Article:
But yeah, it wasn’t dead easy; there was a lot of toing and froing for a bit because people have to find their own footing, you know, get their own stance in the band and see if they felt a part of it again. And everyone does, so we’re alright, yeah. Things are looking good; I’m looking forward to the album coming out, looking forward to gigging again in March and April, and maybe some festivals throughout the summer. It’ll be interesting to see how the new album goes down because it’s a big part of me making my peace with the old stuff. The only reason I’m singing the likes of “Free Me”, “Walkaway” and “Live the Dream” with all my heart is that on the other side of the scales I’ve got whole new album coming out that I’m excited about.
“Fine Time” (from All Change)
It’s come sort of full circle, what with John Leckie on board as well…
It is. It’s great to have John back again. You put your faith in good music finding its own way to people, regardless of marketing and regardless of the ‘coolness’ of bands, the slogans and what’s “the next big thing” or “the next big that”. I just know that we’ve made a really nice kind of loose, fluent sound; it’s not an uptight album and it’s very current, so I’m hoping that it’ll trickle down to people one way or another, like.
You said that you were camped in your bedroom in your pyjamas for a year and a half with a little four-track and a guitar. Do you find that the mild mania which results from shutting yourself off from the world like that is conducive to great songwriting?
I think so. That sort of energy – that sort of mania, yeah – you don’t take it lightly, like, because it’s all-consuming. It’s all day, every day and there were plenty of times when I’d be at a little four-track or six-tracks with headphones on for ten or twelve hours a day. I’d go outside and I literally couldn’t make sense enough to speak, you know. I’d go to have half a pint in the sun or something like that and dread someone coming past making conversation. You’re just removed from reality, like. As I said, you don’t take that kind of thing lightly; you don’t go, “Right, I’m going to do another album tomorrow.”
What I’m going to do now is get Troubled Times out, then enjoy performing it and creating its history in time, play it throughout the summer, and then slowly I’m sure I’ll jump into it again and see what happens. It’s something you don’t take lightly, writing an album, especially when you’ve been away from the band for so long. I wanted to say something and I think I have. I wanted to say something lyrically about how I feel about what’s happening in the world today, without it becoming a clichéd political sort of album, but it’s certainly got reflections and observations on current goings-on, the frustrations simmering in people.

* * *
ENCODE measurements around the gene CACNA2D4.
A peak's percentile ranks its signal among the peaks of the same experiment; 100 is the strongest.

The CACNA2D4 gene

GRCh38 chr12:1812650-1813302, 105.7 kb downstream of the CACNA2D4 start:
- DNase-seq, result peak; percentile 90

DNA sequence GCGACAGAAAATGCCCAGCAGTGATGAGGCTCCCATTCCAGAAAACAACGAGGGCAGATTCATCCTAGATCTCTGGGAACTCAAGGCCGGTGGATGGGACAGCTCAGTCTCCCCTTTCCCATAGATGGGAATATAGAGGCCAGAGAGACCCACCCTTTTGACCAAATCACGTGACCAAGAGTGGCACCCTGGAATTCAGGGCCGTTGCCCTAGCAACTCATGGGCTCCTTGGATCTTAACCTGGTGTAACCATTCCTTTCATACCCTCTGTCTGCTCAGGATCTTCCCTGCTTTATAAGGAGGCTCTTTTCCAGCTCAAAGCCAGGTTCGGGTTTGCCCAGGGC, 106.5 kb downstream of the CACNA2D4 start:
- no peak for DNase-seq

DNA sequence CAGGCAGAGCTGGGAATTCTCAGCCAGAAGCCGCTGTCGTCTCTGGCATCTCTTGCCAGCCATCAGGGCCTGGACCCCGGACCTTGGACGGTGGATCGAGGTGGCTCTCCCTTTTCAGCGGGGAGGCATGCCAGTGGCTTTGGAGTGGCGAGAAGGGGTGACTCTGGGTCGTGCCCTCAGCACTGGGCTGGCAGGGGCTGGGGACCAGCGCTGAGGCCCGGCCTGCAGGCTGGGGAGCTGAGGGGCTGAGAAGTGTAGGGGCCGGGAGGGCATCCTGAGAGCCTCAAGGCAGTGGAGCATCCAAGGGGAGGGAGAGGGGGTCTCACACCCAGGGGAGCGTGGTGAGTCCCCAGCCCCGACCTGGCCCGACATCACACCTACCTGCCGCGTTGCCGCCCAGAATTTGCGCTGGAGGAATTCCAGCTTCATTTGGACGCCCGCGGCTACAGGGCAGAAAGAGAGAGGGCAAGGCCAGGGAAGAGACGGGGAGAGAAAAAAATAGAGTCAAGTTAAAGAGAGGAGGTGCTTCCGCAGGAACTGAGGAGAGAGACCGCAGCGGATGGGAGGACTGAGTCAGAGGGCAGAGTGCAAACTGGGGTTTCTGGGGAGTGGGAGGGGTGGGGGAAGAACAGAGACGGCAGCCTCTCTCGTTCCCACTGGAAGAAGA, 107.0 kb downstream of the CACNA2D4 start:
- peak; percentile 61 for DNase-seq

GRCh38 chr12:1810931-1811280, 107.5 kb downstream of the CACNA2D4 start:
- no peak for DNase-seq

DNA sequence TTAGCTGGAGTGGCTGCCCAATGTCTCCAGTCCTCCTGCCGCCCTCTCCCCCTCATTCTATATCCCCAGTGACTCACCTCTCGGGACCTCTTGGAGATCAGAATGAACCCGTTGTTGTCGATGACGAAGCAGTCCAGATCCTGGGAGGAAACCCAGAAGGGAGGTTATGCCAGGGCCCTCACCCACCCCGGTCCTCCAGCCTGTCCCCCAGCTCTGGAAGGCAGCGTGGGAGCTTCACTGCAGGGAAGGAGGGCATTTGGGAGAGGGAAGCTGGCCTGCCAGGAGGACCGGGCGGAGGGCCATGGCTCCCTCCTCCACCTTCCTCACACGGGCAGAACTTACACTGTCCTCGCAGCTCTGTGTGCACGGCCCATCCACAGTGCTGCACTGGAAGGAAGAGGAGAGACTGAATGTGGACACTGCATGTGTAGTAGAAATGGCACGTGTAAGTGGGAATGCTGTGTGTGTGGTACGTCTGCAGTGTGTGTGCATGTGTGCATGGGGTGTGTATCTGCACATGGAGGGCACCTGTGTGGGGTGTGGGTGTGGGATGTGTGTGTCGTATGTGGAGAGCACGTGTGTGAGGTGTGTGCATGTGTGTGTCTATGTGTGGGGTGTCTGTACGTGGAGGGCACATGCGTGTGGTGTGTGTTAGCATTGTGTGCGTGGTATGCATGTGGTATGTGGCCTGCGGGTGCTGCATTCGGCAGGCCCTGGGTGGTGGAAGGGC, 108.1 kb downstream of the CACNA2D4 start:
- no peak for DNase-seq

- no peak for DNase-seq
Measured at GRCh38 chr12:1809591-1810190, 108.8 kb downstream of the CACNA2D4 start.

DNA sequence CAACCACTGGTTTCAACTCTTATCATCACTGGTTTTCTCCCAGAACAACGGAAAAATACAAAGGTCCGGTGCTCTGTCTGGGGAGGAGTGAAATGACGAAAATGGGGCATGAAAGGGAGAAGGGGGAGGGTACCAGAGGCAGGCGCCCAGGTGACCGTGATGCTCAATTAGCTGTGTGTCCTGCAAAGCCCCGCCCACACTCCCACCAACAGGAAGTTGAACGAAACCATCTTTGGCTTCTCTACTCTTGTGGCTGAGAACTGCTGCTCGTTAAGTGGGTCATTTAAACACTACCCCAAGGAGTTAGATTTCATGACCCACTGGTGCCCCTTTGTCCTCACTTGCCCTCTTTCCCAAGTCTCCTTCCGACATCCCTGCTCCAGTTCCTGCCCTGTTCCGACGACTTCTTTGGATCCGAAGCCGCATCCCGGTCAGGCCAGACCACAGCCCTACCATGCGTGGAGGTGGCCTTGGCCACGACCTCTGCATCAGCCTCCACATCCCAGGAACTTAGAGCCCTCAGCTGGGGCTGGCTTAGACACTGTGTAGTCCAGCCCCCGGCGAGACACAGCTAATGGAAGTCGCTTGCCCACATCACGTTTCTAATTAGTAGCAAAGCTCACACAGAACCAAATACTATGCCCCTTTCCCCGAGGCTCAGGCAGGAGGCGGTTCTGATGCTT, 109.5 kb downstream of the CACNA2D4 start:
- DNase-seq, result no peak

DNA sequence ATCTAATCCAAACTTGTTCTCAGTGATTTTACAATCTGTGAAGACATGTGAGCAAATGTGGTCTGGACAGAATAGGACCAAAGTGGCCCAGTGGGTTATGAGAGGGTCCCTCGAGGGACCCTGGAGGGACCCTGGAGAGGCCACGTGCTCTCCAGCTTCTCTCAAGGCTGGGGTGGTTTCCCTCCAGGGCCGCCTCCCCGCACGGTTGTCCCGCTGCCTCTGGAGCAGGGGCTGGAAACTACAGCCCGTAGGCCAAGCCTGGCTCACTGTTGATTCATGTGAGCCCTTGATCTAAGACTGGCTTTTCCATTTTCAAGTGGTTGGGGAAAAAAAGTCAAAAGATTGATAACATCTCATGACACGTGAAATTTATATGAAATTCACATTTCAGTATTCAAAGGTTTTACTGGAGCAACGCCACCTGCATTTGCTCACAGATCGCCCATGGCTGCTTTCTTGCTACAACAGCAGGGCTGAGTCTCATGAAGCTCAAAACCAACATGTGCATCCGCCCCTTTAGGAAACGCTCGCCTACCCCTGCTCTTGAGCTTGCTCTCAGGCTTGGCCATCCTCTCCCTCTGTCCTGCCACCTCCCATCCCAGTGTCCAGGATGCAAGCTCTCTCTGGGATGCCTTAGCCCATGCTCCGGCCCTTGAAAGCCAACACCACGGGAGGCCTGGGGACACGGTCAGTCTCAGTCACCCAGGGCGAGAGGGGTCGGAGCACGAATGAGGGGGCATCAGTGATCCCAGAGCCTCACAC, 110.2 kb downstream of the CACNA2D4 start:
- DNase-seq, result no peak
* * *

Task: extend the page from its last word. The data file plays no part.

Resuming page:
“Sandstorm” (from All Change)
So far I’ve only heard “Time Bomb” and “See That Girl”…
“See That Girl” is the kind of pop song of the album.
I was going to suggest – and I’m not sure how this one’s going to fly – that “See That Girl” is sort of like Cast’s “There She Goes”. (Premature postscript: further listening has upgraded this comparison to ‘a bit like a cross between “There She Goes” and “Elephant Stone” by The Stone Roses, a heady cocktail indeed.)
Well, I’ll take that as a compliment, ‘cause I was in The La’s! I wasn’t intentionally trying to write anything like anything else, but I certainly wasn’t turning my back on…I think on this album you will find flickers of all my musical history within it; it’s not just this and it’s not just that, you know. The river flows and you just ride it, and however it manifests, you try and catch it. “Time Bomb” has kind of a more personal sort of lyric.
There’s about two songs on the album which are kind of teenage love songs, and the rest of them are more from the heart, trying to make sense of the frustration simmering, as I said. You know, you turn on the telly or the radio on, you see the news or read the newspapers, and you see this political, social and economic climate that’s brewing not just on these shores but also distant shores, and you want to let people know that you’re feeling it too.
Cast will release their new album Troubled Times on 5th March 2012. Following the album release Cast have confirmed a UK Tour for March & April 2012. The dates are as follows :
Thu 29th Newcastle O2 Academy
Fri 30th Glasgow 02 Academy
Sat 31st Liverpool University
Sun 1st Leamington Spa Assembly
Tue 3rd Cambridge Junction
Wed 4th Manchester Academy
Thu 5th Birmingham 02 Academy
Fri 6th London 02 Shepherds Bush Empire
The band’s official website www.casttour.com has links on its homepage for buying tickets.